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Bluesfest: the numbers still don't add up

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On Friday, OC announced a five-year deal with Bluesfest to charge $100,000 in return for providing free transit to ticket-holders, sponsorship recognition, the ability to leverage a further charge for line items such as supervisory staff, and revenue-sharing in any future transit sponsor deal.

Though glad the debate is behind us, and the larger public interest has been served by focusing on transit to get to the venue, I’m left wondering whether we've blown a hole in our transit event policy just a few weeks after it was published. If so, it's time to re-write it.

In 2015, the cost of adding additional buses to serve festival-goers was $285,000 according to numbers provided to me last winter by OC Transpo staff. New fare revenue was determined to be $87,000.

The original proposal floated last winter was for a flat $200,000 fee, charged under the special events by-law, to cover that shortfall. I didn’t like it, but it was coherent. It would have allowed the City to recover the costs of extra buses. Given how tight our budget is, hard choices have to be made sometimes.

But, under this new proposal negotiated between OC and Bluesfest, the benefit to the taxpayer is negligible:

OLD: $285,000 cost less $87,000 in new fares = $198,000 subsidy

NEW: $285,000 cost less $100,000 fee = $185,000 subsidy

Now, written into the deal is the ability to charge Bluesfest an additional line item to recover the cost of supervisory staff and similar administration, so that subsidy will likely be smaller. But, this has clearly ceased to be a discussion about cost recovery. And, OC will benefit from some great new advertising. But this year, the taxpayer will only be ahead by a relatively negligible sum.

And, we face a new challenge: free transit to the venue will likely create new demand. We have to assume there is some portion of festival-goers who are using ride-sharing or taxis, or driving, currently. Making transit free should be a powerful inducement to change that behaviour for some number of those. Even a 5% increase in the cost of providing the service to meet higher demand would boost expenses to $299,250 – wiping out the offsetting fee revenue compared to 2015.

Simply, the taxpayer will still be on the hook for over half the cost of the buses, and possibly more if demand is significantly higher - unless service is drastically reduced. The festival, however, will be saddled with a new $100,000 expense to be borne either by festival-goers or, hopefully, a transit sponsor.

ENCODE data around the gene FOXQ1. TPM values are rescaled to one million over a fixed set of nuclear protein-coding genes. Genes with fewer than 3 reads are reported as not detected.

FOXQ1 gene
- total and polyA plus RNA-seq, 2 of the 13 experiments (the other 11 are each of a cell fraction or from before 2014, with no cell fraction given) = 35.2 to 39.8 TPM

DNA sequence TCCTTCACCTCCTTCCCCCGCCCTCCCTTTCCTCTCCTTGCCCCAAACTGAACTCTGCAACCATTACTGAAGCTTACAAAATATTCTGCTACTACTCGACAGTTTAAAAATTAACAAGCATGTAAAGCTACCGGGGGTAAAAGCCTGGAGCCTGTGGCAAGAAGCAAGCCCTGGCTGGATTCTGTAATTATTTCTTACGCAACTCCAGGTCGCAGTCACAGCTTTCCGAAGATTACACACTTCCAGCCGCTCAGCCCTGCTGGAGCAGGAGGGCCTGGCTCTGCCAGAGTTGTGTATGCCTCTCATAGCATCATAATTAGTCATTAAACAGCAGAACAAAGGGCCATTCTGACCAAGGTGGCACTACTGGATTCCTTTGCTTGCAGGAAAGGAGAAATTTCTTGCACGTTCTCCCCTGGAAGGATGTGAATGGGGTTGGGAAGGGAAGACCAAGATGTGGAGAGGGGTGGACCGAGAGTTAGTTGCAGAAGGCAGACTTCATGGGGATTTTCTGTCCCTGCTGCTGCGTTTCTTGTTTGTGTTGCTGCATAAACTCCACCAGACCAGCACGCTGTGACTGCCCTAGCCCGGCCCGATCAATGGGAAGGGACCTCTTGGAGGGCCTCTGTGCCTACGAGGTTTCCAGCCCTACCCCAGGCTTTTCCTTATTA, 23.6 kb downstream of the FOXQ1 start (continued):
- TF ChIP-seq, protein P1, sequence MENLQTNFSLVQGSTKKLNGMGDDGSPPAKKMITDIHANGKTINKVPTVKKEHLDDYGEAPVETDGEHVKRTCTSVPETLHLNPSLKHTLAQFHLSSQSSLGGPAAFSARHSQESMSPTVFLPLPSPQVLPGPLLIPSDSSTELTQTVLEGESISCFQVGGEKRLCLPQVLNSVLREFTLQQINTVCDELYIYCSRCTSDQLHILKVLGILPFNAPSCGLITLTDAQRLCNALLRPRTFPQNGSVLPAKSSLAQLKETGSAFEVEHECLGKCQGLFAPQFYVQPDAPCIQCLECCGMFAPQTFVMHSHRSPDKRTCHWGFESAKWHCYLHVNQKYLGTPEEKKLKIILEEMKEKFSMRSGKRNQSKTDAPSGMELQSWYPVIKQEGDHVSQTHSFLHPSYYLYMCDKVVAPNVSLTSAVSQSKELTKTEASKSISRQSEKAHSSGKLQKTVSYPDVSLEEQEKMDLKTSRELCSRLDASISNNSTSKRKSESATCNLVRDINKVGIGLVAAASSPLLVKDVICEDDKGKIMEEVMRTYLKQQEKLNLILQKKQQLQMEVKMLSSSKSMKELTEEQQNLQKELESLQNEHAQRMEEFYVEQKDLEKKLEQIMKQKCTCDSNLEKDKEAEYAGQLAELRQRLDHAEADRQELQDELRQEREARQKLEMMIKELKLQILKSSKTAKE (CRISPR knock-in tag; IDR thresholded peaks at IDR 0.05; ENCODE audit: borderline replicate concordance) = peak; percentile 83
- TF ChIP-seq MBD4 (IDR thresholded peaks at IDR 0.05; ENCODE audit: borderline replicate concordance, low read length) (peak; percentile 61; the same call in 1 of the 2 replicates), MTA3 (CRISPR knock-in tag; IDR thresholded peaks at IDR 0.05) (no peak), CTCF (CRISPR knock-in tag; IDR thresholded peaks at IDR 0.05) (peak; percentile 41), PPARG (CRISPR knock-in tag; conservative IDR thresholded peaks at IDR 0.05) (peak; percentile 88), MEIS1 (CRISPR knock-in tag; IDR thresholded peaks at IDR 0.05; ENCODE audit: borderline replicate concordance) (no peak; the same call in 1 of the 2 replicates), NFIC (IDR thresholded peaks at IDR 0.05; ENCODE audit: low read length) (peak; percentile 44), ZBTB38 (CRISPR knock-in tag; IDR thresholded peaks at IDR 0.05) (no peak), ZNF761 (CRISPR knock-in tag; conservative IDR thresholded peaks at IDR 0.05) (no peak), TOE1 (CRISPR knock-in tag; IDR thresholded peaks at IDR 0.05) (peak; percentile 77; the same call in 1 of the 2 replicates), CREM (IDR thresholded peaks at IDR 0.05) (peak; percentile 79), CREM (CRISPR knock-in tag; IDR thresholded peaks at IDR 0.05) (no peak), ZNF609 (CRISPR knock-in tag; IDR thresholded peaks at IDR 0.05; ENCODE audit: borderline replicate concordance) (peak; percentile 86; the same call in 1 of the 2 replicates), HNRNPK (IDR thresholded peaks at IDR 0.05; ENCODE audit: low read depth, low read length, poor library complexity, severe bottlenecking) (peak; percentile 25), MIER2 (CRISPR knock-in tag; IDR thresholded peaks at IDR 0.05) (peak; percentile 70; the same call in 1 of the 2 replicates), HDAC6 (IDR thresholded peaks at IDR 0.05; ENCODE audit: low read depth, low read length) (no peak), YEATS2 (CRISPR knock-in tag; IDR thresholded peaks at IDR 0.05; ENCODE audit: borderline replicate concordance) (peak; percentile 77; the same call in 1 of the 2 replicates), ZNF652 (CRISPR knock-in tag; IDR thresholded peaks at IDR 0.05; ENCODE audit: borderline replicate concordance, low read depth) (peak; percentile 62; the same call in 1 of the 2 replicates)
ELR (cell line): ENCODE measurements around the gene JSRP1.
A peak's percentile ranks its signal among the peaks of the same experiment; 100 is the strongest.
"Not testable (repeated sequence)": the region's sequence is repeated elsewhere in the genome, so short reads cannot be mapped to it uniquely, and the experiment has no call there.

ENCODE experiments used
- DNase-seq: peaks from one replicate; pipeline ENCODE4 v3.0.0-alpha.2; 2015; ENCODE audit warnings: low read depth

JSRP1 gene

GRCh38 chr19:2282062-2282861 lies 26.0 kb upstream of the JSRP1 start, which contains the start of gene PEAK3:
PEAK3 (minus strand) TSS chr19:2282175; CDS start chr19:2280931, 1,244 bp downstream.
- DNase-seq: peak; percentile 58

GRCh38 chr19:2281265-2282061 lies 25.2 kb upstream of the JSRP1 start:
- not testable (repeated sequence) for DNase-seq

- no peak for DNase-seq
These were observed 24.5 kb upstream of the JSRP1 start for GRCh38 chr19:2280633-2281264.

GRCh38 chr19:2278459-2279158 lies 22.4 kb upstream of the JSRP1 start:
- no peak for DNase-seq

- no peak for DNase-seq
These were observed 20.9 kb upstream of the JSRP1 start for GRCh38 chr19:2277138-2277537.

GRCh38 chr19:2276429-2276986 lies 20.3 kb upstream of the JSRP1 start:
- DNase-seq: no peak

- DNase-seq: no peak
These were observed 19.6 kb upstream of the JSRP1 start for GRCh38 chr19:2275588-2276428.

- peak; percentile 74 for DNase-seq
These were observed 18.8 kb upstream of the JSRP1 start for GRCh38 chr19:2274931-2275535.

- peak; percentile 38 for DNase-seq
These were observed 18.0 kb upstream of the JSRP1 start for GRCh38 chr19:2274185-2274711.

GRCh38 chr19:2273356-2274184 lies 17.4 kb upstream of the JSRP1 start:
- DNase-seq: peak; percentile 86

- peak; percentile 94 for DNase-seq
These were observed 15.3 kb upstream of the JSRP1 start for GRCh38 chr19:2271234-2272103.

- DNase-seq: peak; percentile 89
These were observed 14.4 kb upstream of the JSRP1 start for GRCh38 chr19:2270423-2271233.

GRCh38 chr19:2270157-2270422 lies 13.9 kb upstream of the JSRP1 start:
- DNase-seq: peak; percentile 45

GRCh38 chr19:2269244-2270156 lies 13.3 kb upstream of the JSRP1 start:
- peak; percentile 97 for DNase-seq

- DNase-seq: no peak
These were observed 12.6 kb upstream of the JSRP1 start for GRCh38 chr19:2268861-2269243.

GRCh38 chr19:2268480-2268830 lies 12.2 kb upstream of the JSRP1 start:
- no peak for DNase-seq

To be fair, providing free transit to the venue could boost Bluesfest’s attendance, and has obvious other benefits for the larger community. Spreading $100,000 over a larger festival-goer denominator is better than spreading $200,000 over a static one, for sure. The risk to the not-for-profit festival of not recovering the additional expense is reduced community programming, but I tend to believe that there’s enough price elasticity on the part of festival-goers that this relatively small sum should be easily absorbed in the ticket price even if a transit sponsor can’t be found.

But OC Transpo's policy, as outlined to the Commission this month in response to my budget inquiry (see attachment below) is clear: "Staff have interpreted the Council direction to seek cost recovery to mean that event organizers should pay all costs that OC Transpo will incur over and above the cost to provide regular everyday service".

The City is proposing to use its by-laws to force festivals and events to cover the cost of providing extra transit. In this case, it hasn't done so. I'm glad Bluesfest attendees will get free transit this year, but it seems our special events policy still needs a lot of consideration. Given that festivals such as Bluesfest generate millions in economic activity for the city, I believe it should simply be re-written if it can't be implemented in more coherent fashion than this. Festivals in Ottawa rock. Everyone should know the ground rules.

Posted May 21, 2016
Bluesfest: The numbers still don’t add up